• "I'm sorry to say that Demiforce is canceling plans for Onyx." This is a real shame, because I was somewhat excited that Demiforce wasn't just ramping up for "another game", and was instead building something that might benefit the platform. As it is: oh well. Those Apple T&Cs are killer, it seems.
  • "I was reading about arcades and how you'd have to queue to play popular games as well as follow rules like no throwing in fighting game or the others wouldn't let you play. This seems rather strange. The money cost must have gotten expensive pretty quickly as well. I'm not old enough to have been to them when they were around so I'm curious about what they were like." And then, 18 pages of wonderful gaming oral history; you'll be smelling the aircon and the chewing gum by the time you're through with this thread.
  • "The aim, then, is to explore what makes a good children's game, to consider how this oft-maligned market can sometimes reveal bad game design habits that we've been conditioned to tolerate, and to offer a guide to the best games for kids available now by looking at the four design areas that I believe are key to making a successful game for children." Dan Whitehead's roundup of games for children is really very good: some strong thinking, good comparative analysis, and best of all, parental insight. More like this, please, EG.
  • Wonderful interview with Marty Stratton and John Carmack on Quake Live; there's some really smart insight on development and business in here, and also some tidbits of Carmack talking code. Definitely one to mull over.

So at the weekend I picked up Far Cry: Instincts. It’s a very good game – pushes the Xbox graphically in ways you couldn’t dream (trumping even Riddick) and has a great fun set of multiplayer modes.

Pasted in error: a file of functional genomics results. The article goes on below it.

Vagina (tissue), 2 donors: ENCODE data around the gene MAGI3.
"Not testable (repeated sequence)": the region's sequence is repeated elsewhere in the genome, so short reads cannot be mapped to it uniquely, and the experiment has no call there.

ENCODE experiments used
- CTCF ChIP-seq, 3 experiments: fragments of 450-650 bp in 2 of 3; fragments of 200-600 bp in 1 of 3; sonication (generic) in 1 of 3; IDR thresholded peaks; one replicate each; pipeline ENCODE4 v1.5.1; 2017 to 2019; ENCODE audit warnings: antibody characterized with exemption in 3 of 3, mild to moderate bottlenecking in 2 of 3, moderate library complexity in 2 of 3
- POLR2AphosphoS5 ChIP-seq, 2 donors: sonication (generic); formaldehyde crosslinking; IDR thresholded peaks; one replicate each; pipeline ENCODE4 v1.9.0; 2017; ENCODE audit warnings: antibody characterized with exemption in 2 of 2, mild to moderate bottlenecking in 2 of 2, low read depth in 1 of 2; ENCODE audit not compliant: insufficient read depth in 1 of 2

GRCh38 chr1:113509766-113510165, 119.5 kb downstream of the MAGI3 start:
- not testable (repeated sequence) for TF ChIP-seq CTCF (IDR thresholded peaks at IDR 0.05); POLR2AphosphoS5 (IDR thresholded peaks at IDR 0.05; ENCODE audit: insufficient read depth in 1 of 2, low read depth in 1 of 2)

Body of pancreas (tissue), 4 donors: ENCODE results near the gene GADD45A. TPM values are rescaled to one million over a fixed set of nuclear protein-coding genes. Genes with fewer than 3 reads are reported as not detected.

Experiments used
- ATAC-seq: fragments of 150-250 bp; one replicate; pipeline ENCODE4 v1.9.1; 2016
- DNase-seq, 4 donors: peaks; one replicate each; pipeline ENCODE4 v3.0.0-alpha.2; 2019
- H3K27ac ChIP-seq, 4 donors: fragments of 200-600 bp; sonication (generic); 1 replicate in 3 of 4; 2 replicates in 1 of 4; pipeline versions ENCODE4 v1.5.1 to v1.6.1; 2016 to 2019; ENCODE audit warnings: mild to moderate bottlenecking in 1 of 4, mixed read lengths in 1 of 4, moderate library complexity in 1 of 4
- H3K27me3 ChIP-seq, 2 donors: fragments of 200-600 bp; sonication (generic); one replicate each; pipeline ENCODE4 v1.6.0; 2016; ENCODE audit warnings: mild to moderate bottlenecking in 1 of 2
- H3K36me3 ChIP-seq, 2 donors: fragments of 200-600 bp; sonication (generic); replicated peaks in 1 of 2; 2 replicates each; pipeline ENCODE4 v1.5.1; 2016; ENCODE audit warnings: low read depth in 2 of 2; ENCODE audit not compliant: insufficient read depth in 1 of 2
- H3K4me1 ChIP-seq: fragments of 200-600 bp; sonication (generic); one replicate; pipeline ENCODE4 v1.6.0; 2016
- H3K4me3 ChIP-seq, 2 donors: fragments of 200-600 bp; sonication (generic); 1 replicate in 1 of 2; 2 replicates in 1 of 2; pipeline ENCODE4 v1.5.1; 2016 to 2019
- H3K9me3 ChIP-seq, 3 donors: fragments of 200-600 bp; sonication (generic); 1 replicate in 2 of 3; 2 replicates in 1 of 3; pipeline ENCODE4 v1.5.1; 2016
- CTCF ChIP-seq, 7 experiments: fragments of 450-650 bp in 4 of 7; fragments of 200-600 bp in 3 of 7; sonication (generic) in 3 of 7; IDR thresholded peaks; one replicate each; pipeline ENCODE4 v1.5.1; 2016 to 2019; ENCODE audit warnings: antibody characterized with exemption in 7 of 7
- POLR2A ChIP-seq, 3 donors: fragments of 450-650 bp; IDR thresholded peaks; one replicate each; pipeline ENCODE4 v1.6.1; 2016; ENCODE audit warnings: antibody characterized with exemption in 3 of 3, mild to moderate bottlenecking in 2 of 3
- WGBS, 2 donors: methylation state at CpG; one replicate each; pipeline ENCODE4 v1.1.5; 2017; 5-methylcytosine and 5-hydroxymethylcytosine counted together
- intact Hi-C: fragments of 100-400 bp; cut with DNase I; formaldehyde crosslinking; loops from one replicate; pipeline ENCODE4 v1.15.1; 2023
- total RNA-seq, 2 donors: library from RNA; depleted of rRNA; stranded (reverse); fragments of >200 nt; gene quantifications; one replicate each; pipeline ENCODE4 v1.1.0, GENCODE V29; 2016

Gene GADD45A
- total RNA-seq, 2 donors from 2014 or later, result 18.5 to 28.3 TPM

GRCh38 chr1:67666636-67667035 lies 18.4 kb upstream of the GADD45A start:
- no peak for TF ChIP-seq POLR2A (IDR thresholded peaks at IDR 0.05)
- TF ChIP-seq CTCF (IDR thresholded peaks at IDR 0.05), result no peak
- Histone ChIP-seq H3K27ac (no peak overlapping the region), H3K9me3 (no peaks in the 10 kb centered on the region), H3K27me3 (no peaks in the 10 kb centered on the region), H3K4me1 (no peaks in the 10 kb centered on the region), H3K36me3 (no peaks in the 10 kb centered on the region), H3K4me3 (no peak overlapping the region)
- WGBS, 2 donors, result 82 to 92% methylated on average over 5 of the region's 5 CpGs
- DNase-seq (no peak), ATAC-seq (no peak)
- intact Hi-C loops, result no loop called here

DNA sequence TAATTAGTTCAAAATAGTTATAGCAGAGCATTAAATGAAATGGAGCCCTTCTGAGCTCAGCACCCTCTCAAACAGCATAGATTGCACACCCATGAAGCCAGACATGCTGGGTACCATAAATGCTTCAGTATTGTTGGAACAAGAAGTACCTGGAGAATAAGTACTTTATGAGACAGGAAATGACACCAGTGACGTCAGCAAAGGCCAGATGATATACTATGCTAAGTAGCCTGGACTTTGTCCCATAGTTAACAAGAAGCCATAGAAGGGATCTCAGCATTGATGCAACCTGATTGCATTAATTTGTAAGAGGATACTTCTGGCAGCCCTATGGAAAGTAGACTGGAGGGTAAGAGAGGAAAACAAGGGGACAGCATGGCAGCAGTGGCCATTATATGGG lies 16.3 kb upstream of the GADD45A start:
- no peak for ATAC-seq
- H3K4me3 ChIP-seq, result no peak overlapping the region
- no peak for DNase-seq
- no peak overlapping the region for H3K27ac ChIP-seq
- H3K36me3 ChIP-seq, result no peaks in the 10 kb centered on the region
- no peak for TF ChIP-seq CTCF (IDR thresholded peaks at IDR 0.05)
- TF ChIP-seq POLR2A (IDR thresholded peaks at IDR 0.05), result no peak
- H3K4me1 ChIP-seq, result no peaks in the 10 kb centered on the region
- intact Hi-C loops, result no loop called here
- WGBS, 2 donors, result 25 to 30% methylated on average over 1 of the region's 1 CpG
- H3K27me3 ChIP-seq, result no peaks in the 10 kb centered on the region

What’s really interesting, though, is that it has an excellent mapmaker. Far from letting you just move around tiles, it lets you mould terrain, build structures, and plan complex maps – and then play them online with your friends. It’s been really well designed – the controls are superbly mapped to the Xbox pad. It still takes a while to make a map, but it’s not tricky to make some quite complex ones.

Anyhow. When you’ve made a map, you “publish” it – this doesn’t upload it anywhere, it just seems to verify it with your online name (Gamertag, in Xbox parlance). And then you can host games with your friends, with your map. They will, of course, have to download it from you, but that takes a few minutes, and then everyone can play.

Here’s where it gets clever. When they come to host a game, they’ll find your map – which they just downloaded – is on their list of maps. So they can host a game with the map you created. And if it’s a good map, they may well do.

And so then everyone they play with gets to use your map. And so, if you’ve created something really good, it’s going to spread virally very quickly; players will say “this map is good, man, you should play it”. At its logical conclusion, as many people will have your map as the ones the game comes with, and then you’ve entered canon. Wheras PC games (which are usually very moddable) have a distribution network of the Internet, Xbox games don’t have the same freedom for downloading new content. So Ubisoft should be applauded for letting the players become one big viral network, in which they ‘catch’ maps off one another.

The game’s online implementation has the customary Ubisoft online flaws, but in terms of how easy it is to make brand new content – and, more to the point, how easy it is for that content to propagate based purely on merit – it’s really something special. I can’t wait to see what happens when the map-makers get really good…